Wednesday, 18 April 2012
Private Members' Business: Medical Treatment (Termination of Pregnancy in Case of Risk to Life of Pregnant Woman) Bill 2012: Second Stage
James Reilly (Minister, Department of Health; Dublin North, Fine Gael)
I will begin by thanking the Members opposite for raising this important issue. I acknowledge they do so from the best of motivations and for the right reasons. This is an area that touches the lives of many Irish people. It is an area of real concern to Irish women and despite the many considerable complexities involved, it is a matter about which most Irish people have strong views and beliefs. Members will agree on certain matters in this Chamber but must disagree on others. I am sure that everyone present in the Chamber shares my view that, as public representatives, Members have a task to perform. They must take action to deal with a long-overdue responsibility. While I note Deputy Wallace's comment that no action has been taken by six successive Governments, I assure Members this will not be the seventh. Members will have time to consider the many technical issues involved but to first put it in human terms, they must ensure they take the necessary action to protect the lives of women. They must consider the required action, based on clear information of a clinical, legal, scientific and personal nature that tries to understand the medical and human issues involved. On a technical level, the pressing responsibility is to take action to deal with the ruling of the European Court of Human Rights in respect of the A, B and C v. Ireland case. The Government already has moved in a direction that can give confidence that the action it takes will be well thought-out on all the necessary levels.
Members will be aware that the court ruling places obligations on Ireland and, on 16 June 2011, an action plan was submitted by Ireland to the committee of members of the Council of Europe. As part of that plan, Ireland is committed to ensuring the judgment in this case is implemented as expeditiously as possible. The Government has established an expert group that draws on appropriate medical and legal expertise with a view to making recommendations on how this matter should be addressed properly. It would be wrong of me to pre-empt the report of the aforementioned expert group before its proposals are to hand. However, I can state I am confident the group will produce proposals that are sensible, practical and implementable. I remind Members of the quality of the membership of this group, which is chaired by Mr. Justice Sean Ryan, who in the past has authored the Ryan report. Moreover, the group comprises many doctors, legal people and other experts. Notwithstanding this, the Government will do what is the right thing to do, as advised by the expert group, to make progress in this regard as quickly as possible.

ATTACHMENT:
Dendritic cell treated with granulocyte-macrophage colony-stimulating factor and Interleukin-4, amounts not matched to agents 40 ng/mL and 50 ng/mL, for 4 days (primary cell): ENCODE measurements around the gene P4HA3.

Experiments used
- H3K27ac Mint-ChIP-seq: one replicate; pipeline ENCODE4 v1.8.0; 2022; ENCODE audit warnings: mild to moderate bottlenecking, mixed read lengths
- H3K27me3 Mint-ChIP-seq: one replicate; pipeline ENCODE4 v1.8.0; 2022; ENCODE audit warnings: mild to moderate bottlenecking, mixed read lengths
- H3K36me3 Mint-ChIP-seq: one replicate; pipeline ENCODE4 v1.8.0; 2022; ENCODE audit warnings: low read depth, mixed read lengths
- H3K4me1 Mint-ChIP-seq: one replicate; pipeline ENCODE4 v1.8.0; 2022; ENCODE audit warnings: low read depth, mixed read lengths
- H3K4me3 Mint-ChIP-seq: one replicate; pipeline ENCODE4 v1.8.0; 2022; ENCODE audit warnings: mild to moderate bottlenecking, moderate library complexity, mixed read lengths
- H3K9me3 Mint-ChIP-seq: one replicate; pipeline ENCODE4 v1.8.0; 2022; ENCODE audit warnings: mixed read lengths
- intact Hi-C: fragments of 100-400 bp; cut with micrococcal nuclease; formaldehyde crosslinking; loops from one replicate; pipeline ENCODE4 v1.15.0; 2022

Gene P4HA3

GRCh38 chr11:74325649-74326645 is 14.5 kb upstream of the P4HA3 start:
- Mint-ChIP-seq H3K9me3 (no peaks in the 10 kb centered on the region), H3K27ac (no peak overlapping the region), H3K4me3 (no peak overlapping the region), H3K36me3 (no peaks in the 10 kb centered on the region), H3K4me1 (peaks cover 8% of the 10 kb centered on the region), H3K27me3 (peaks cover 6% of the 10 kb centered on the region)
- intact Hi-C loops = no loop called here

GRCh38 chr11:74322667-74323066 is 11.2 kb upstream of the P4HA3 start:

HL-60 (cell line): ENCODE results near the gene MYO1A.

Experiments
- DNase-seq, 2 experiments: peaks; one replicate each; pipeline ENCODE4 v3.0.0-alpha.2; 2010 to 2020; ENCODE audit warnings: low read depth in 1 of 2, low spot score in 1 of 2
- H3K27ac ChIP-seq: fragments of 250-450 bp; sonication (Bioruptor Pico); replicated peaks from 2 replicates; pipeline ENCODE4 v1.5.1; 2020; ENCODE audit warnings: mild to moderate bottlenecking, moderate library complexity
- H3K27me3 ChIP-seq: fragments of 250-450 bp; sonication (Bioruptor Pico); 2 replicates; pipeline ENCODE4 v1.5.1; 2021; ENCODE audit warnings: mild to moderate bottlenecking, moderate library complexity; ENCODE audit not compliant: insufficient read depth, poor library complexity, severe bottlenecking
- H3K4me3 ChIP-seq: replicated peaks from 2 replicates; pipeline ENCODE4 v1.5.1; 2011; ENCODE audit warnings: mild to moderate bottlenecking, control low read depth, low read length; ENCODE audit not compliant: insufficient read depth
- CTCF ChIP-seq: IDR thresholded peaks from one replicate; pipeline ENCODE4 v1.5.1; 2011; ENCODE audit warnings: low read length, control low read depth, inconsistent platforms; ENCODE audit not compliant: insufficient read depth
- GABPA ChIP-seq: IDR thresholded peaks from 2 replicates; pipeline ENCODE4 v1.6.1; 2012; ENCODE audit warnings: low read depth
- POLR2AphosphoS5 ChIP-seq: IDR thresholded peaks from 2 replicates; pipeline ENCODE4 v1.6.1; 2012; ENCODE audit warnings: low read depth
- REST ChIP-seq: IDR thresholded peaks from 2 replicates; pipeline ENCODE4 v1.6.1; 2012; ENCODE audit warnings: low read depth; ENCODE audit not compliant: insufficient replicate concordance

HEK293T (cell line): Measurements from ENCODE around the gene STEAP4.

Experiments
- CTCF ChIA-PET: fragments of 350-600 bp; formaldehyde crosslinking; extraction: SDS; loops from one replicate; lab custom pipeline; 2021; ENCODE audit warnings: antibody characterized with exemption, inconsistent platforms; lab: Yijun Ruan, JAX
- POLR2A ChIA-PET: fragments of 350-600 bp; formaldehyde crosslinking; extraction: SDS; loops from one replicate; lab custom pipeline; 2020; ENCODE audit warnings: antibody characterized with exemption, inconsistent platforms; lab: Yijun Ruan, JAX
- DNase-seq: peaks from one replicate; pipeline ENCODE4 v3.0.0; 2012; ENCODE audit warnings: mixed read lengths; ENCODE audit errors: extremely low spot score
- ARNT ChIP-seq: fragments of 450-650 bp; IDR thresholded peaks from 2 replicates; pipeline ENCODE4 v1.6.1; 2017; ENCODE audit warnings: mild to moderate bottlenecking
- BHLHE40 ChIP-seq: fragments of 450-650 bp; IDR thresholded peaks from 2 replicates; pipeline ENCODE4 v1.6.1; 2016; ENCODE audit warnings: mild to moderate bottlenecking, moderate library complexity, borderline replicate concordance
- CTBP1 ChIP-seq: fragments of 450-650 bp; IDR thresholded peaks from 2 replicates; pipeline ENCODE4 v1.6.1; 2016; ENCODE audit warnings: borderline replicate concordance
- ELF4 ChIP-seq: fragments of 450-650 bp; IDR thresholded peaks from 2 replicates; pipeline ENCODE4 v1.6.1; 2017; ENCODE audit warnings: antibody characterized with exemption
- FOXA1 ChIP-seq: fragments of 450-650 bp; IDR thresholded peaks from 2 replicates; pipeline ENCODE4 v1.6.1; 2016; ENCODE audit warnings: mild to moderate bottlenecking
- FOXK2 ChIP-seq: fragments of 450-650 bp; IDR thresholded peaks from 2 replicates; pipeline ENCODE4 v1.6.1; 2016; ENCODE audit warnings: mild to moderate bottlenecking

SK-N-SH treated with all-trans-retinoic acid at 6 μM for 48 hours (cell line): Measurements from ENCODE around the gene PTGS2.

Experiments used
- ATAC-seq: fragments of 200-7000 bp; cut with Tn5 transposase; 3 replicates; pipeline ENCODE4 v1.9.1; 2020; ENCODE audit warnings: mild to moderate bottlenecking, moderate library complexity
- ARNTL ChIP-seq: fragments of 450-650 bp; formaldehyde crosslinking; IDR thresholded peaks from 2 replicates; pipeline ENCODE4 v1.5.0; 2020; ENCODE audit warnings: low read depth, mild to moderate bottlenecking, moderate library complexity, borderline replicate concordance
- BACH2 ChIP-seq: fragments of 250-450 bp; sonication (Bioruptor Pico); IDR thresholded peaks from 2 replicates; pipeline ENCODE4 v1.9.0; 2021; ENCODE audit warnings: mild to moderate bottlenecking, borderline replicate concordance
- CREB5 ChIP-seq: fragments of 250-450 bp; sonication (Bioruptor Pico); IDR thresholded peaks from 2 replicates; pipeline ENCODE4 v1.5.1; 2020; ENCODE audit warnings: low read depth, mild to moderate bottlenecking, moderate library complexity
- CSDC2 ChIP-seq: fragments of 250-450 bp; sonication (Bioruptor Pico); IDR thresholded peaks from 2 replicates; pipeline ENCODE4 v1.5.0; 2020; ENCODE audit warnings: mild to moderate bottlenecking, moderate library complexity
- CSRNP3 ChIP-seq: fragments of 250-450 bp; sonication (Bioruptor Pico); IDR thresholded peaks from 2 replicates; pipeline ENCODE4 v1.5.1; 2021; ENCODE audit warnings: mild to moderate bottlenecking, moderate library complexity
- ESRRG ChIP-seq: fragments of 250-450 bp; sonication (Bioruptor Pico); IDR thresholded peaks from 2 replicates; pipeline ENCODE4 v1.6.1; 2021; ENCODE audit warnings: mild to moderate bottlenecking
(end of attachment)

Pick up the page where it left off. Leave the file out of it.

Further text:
While this Bill as drafted goes some way towards addressing the A, B and C v. Ireland judgment, the Government is clear that in its current form it cannot be accepted because it is lacking in certain legal respects. While I am not, of course, a lawyer, the Government has been advised that, in particular, a serious issue exists in respect of the consent provisions in section 6 with regard to Article 40.3.3° of the Constitution. Issues of presumed consent are among those being examined by the expert group and require the most careful scrutiny to ensure they are compatible with the Constitution. Moreover, the offences provisions found in section 7 also require greater specificity than is provided in the current draft to ensure legal certainty and their compatibility with Article 40.6.1°.ii of the Constitution. This is another matter that is being considered by the expert group. Apart from the fundamental constitutional issues, it is clear that the proposals as drafted require detailed consultation with medical organisations and in particular with the Medical Council. The Government therefore opposes the Bill before the House.
I again thank the Members opposite for having afforded me an opportunity to remind people the Government is moving to deal with the issue. I give the House an assurance that the expert group is clear on the need to deal expeditiously with the highly complex issues involved and people can be sure that Ireland will live up to its obligations in this regard. This group will make its report in the coming months and it does not make sense to pre-empt its advice.
I wish to meet our obligations, not simply to the European Union but more importantly to our citizens. The Government will take the correct action, based on the best advice available to it, to ensure no woman's life is ever put in danger. The Government will do this based on information, both scientific and personal, but above all to inform the process and outcome with compassion and respect for the women who must face and endure the reality of the current position.